• Predictions: Using predictive models that consider “what if” scenarios, Google is able to forecast workforce management obstacles and opportunities. It also bases its workforce planning on analytics, which is important especially for such a quick growing company.
  • Diversity: By analyzing hiring data, Google was able to get to the root of their weaknesses in workforce diversity and come up with effective solutions to hire and promote more people from diverse backgrounds.
  • Value: Again through data analysis, Google is able to calculate the productivity of their employees in order to identify the top performers. This helps convince decision-making executives to provide the resources to hire, manage, and retain top talent.
  • Collaboration: Google has found that the best innovation comes from a combination of three factors: discovery, fun, and collaboration. Knowing this, it has designed its workplace environment to encourage and maximize the three factors, including placing a high importance on collaboration between units and employees.
  • Learning: Google places a big emphasis on hand-on learning, whether through project rotations, learning from mistakes, or encouraging employees to continuously learn and adapt on the job.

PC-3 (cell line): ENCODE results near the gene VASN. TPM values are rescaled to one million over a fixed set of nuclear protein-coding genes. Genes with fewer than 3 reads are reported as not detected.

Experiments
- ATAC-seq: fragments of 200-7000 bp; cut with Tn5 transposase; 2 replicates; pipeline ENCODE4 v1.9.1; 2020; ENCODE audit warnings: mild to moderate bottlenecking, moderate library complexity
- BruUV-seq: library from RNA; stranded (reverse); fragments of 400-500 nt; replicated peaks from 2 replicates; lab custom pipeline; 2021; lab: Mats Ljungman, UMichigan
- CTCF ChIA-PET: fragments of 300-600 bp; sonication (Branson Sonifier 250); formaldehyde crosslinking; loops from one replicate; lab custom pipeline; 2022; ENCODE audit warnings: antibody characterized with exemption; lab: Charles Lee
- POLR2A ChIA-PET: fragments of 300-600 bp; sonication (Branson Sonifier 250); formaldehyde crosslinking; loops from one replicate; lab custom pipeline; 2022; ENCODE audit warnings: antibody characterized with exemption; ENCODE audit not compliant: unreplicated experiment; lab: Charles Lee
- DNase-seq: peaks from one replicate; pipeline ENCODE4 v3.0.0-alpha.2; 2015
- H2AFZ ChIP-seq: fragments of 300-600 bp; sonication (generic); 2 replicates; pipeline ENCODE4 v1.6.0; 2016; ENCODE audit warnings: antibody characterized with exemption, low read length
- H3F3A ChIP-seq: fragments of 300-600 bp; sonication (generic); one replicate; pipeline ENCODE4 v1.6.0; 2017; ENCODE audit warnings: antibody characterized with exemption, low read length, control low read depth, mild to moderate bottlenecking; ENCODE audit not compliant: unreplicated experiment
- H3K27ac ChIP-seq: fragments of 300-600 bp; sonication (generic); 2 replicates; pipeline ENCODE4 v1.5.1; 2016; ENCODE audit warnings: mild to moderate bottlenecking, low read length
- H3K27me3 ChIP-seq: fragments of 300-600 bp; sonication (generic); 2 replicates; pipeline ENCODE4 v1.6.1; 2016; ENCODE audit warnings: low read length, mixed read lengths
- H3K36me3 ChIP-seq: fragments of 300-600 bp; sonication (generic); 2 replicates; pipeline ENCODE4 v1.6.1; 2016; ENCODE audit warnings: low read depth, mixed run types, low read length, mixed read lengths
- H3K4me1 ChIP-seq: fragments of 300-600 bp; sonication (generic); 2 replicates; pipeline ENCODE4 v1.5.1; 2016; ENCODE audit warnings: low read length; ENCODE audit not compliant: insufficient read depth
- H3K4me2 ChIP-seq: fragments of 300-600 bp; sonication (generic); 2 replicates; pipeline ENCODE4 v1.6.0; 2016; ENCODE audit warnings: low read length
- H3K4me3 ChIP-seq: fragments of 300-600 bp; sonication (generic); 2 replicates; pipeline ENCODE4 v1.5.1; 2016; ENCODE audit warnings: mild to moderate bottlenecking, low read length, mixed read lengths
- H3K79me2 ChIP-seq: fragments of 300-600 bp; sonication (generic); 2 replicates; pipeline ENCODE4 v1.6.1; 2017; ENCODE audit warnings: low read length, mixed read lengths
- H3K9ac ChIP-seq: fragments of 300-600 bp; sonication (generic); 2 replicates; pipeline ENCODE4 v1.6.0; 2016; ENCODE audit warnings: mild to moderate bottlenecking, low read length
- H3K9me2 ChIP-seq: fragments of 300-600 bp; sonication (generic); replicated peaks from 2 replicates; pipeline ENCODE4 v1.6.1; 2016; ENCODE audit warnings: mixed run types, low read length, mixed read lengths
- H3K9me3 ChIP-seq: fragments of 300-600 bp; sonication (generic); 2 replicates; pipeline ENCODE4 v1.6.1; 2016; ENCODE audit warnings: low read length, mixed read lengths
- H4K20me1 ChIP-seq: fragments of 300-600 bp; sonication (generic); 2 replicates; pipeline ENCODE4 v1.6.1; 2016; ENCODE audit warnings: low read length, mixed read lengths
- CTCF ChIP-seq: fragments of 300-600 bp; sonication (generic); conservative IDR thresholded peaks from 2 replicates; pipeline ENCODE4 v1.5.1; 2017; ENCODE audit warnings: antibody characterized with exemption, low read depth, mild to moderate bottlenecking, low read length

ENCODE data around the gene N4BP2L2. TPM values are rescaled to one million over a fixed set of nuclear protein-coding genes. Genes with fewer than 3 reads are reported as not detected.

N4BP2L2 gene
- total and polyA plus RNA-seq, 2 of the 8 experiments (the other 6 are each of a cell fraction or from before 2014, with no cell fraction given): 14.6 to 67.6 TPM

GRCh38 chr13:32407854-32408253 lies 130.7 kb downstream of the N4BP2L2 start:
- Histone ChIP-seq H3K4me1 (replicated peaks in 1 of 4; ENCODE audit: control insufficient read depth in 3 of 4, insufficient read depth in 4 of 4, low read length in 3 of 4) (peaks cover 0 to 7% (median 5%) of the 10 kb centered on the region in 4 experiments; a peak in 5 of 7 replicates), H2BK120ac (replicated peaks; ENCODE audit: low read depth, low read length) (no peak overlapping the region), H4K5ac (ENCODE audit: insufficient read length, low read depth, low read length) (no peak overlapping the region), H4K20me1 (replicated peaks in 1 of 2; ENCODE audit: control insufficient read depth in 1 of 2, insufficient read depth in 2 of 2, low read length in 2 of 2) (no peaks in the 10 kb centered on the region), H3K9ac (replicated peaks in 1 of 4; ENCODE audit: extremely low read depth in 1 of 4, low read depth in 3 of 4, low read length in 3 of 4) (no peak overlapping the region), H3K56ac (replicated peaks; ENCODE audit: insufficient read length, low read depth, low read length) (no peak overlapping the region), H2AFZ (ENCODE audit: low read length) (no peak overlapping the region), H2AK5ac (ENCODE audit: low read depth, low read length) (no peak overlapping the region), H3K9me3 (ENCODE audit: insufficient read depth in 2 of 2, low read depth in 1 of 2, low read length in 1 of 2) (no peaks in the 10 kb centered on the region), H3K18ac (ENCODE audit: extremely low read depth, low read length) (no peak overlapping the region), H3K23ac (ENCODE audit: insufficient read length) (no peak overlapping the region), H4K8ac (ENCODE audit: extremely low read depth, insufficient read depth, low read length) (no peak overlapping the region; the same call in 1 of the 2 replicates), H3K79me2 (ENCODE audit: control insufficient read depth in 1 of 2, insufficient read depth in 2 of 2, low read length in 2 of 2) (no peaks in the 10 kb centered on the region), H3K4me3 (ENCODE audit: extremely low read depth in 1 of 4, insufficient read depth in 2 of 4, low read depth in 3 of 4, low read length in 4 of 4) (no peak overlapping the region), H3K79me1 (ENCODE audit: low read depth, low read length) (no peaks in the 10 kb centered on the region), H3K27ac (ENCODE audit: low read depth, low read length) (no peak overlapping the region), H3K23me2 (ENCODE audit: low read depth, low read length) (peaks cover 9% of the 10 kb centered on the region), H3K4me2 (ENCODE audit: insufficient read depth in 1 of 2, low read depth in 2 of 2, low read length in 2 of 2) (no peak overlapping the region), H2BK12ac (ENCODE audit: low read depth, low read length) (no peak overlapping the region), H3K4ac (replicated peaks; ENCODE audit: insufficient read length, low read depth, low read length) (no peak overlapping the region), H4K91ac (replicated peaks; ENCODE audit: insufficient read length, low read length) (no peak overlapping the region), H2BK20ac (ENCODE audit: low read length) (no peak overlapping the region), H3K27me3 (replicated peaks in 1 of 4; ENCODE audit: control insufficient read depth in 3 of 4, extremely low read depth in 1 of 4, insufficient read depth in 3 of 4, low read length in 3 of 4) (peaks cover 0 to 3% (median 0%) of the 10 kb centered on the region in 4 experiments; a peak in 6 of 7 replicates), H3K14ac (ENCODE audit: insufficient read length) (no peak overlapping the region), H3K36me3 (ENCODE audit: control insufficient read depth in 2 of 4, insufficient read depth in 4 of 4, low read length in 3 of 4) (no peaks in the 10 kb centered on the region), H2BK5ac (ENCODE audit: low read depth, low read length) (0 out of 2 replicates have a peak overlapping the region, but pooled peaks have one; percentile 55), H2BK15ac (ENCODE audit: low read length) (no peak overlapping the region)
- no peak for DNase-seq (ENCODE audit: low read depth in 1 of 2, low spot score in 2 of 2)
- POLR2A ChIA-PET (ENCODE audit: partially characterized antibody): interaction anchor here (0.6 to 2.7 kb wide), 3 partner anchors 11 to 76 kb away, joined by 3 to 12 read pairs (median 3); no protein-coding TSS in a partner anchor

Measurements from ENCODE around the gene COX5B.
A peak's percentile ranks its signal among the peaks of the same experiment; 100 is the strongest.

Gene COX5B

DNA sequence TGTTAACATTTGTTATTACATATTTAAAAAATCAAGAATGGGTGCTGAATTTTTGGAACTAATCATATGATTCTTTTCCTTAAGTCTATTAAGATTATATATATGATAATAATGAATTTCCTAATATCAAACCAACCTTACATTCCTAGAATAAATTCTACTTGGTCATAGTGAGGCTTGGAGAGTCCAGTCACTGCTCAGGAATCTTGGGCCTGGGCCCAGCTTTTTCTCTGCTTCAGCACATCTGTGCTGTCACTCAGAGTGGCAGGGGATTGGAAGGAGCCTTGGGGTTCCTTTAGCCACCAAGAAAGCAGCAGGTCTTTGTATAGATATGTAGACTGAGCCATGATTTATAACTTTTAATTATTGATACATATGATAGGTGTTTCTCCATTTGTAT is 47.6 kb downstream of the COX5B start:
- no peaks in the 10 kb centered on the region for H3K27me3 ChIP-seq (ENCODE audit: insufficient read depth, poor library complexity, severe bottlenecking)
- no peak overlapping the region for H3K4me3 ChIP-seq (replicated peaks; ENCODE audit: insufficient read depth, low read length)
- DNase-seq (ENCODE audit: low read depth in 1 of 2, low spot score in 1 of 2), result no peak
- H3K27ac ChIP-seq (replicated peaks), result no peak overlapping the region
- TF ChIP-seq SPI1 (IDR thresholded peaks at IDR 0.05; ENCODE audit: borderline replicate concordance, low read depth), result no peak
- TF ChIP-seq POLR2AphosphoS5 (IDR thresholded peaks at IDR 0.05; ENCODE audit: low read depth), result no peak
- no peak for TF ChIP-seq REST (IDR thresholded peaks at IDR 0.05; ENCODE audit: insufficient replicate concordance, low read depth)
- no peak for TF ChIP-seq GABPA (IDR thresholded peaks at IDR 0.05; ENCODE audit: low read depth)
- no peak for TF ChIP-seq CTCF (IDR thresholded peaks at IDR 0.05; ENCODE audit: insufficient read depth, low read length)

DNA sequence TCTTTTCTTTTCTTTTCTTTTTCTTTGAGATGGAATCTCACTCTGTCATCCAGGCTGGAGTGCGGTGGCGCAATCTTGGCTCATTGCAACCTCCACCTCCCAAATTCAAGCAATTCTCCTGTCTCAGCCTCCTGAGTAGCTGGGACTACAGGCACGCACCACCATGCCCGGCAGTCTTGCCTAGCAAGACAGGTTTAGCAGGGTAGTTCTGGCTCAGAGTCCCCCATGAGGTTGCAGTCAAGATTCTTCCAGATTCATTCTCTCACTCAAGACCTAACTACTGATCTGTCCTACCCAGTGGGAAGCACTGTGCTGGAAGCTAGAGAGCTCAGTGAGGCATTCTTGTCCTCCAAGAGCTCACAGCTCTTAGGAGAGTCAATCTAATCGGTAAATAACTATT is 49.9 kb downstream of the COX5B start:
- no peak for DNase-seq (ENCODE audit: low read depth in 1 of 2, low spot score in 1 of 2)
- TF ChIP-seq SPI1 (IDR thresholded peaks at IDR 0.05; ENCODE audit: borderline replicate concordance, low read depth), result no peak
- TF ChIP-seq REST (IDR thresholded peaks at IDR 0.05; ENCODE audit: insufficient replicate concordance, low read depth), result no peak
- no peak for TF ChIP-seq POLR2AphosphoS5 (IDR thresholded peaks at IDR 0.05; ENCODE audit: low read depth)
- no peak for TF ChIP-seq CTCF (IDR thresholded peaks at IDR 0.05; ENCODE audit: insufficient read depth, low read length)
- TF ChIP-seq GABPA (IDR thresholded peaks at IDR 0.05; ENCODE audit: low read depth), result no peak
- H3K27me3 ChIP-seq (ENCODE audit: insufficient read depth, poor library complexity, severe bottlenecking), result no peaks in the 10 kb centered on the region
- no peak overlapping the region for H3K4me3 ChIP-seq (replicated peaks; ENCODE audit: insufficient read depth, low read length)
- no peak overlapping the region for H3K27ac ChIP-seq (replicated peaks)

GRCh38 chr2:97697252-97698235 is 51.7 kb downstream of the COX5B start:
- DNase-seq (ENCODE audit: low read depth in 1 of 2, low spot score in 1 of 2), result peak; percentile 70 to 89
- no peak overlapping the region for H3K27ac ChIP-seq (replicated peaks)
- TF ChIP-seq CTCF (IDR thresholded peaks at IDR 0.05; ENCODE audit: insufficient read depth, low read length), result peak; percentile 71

• Powerful data: Finally, Google’s “People Operations” approach is successful because it collects and analyses relevant data to come up with strategies on an ongoing basis. It then presents proposals to managers and executives that help influence decision-making based on powerful data.

Do you think Google’s data analysis approach is right for HR functions? Have you applied any of these tactics to your workforce hiring, managing, and retention?

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Adina Miron


  • Avatar Karin Dawson says:

    Google has a special human resources policy that is so strong and different from other companies. And it is clear that this policy is productive. The proof is evidenced by Google’s market evolution, by employee satisfaction, and by the fact that the people who work at this company are at the top of their respective fields. Each department of the company has highly qualified people who work with great passion for their jobs.

  • Avatar Sarah Howard says:

    I really liked your article, and I want to answer the questions you asked at the end of it. Unfortunately I do not believe that all these “lessons,” as you called them in the article title, can be applied in just any company. I think it takes a big company with a certain level of seniority and safety, a fairly high level of performance, and a greater focus on people’s satisfaction than on profit. I would like to be able to apply all these principles in the company I work for, but the company is too small for such dreams.

  • Avatar Kailyn says:

    Google has such an impressive human resources policy. It’s awesome! This is my dream company! As a human resources specialist, I think it would be a great opportunity to work in a company that values their employees and understands the importance of human capital. It’s a good article and a wonderful algorithm that you’ve described here.